This court in Felix actually found no irregularity, partly because the irregularity was not patent on the record in the case, and partly because the defendant's predicament in that case was caused by what the defendant failed to do and not by what the court failed to do. We are of the opinion that such is the situation in the instant case. It was the responsibility of counsel for the defendant to secure from the trial court a hearing date, to notice the said motion for hearing, and to serve said notice pursuant to Rule 6(d) of the North Dakota Rules of Civil Procedure, or in the event that the court refused to set such a hearing, to make that refusal a matter of record. In the instant case the record does not indicate that the court refused to set a hearing for the motion or that the court denied the motion.

Section 1 of 59(b) of the North Dakota Rules of Civil Procedure, under which the defendant asserts her right to a new trial on the ground of irregularity, reads as follows:

"1. Irregularity in the proceedings of the court, jury, or adverse party, or any order of the court or abuse of discretion by which either party was prevented from having a fair trial;"

From what we have said herein, it is obvious that we find no irregularity such as would justify a new trial in the instant case. The irregularity, if any exists, in this case results from the defendant's failure to notice this motion for hearing. An irregularity brought on by movant cannot be the basis for the granting of a new trial.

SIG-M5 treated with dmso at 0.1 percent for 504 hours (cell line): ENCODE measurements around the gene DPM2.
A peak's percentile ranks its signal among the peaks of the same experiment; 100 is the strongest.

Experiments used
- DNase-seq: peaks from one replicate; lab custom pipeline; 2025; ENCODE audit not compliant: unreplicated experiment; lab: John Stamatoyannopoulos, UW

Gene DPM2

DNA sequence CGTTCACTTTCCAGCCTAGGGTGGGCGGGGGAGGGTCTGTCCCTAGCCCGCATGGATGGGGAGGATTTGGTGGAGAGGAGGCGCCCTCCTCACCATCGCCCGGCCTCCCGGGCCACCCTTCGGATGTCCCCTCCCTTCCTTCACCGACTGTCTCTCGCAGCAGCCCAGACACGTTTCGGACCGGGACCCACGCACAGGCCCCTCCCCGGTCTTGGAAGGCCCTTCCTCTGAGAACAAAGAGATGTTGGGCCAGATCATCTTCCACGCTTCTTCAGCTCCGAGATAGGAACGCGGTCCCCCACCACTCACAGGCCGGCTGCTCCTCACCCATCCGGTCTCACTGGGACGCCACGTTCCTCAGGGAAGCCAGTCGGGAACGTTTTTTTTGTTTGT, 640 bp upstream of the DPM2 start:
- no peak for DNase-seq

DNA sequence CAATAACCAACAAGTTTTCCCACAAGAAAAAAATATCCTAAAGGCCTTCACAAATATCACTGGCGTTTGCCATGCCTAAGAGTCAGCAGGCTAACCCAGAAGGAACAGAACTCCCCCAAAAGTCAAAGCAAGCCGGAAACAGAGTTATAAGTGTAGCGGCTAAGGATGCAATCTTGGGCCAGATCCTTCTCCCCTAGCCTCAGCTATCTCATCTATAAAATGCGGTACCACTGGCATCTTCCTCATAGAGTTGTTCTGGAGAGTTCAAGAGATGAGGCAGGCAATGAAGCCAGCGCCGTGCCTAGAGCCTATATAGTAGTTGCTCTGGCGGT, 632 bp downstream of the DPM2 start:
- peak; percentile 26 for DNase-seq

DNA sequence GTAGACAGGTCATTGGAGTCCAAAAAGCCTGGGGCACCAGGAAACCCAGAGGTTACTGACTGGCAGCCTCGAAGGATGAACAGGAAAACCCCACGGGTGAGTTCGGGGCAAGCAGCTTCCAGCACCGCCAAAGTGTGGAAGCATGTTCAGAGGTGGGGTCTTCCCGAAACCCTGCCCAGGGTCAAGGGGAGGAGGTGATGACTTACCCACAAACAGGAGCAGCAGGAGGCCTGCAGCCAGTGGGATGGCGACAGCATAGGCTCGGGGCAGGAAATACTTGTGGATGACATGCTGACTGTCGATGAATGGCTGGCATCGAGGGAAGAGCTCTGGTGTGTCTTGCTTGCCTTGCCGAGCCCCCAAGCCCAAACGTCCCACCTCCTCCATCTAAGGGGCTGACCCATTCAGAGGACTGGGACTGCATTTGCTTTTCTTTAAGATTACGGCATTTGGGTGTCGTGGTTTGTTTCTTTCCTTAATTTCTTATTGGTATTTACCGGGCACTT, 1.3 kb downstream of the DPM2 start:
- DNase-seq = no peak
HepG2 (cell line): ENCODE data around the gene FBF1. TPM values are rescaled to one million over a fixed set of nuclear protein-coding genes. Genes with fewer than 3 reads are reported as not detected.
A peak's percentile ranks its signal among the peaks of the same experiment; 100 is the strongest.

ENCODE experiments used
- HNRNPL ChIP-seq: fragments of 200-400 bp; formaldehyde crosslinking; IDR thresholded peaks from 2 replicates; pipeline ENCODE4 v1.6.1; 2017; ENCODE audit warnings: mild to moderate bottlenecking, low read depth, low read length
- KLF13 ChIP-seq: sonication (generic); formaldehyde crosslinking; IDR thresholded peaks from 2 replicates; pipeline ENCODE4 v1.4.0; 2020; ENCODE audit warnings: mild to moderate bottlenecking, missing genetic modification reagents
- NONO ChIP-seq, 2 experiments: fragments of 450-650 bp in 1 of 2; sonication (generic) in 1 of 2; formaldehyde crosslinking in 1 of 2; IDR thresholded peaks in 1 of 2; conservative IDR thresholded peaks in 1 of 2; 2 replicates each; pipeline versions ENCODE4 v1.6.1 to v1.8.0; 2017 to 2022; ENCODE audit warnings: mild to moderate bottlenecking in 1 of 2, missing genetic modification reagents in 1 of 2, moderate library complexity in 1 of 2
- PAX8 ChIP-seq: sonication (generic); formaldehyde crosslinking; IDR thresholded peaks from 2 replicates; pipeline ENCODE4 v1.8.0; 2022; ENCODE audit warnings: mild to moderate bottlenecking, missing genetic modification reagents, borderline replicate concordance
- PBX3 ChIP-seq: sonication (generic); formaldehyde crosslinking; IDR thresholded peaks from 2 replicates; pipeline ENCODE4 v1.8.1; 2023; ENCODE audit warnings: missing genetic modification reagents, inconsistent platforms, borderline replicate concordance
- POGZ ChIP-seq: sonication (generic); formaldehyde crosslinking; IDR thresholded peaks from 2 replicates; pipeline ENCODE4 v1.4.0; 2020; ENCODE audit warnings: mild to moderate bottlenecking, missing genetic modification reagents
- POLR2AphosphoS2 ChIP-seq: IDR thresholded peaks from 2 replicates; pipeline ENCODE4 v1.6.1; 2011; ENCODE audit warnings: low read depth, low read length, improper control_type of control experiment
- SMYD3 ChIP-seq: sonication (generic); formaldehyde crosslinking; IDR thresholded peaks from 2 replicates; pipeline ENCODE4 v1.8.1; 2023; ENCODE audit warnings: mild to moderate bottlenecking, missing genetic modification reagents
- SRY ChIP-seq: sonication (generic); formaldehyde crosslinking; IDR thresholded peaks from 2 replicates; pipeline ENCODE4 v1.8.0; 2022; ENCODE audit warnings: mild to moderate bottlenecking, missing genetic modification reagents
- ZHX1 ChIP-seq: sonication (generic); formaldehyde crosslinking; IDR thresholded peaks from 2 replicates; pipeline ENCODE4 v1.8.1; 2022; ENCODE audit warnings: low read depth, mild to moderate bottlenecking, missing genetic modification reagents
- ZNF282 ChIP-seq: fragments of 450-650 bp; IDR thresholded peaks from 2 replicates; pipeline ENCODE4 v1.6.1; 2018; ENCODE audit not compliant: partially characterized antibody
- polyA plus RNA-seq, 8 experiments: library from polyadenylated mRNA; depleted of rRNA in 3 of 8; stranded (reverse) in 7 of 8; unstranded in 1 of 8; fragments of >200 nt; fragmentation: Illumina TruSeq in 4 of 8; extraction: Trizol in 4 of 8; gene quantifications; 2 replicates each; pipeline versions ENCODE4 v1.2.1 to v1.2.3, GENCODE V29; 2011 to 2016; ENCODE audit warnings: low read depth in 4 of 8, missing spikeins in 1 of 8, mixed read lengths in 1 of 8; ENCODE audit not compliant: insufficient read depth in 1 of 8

In support of specification of error No. 2, that the defendant was surprised by the plaintiffs' use of psychiatric testimony, the defendant refers us to Hamre v. Senger, 79 N.W.2d 41 (N.D.1956), and Robbins v. Robbins, 70 N.W.2d 37 (N.D.1955).

In order to secure a new trial on the ground of surprise, one must come within 59(b)3. of the North Dakota Rules of Civil Procedure, which reads.

"3. Accident or surprise which ordinary prudence could not have guarded against;"

In Hamre, one of the cases relied upon by the defendant, this court found no element of surprise, and accordingly sustained the trial court's order denying a motion for new trial.

In that case no motion for continuance to secure evidence to meet the surprise evidence was made.

The defendant refers us to the following from Hamre:

"It has been held that upon a motion for a new trial on the grounds that the moving party was surprised by evidence produced by his adversary, it will not be granted as a matter of right where it appears that the moving party submitted *777 his case without moving for a continuance or asking for an opportunity to procure further testimony." Hamre v. Senger, 79 N.W.2d 41, 47 (N. D.1956).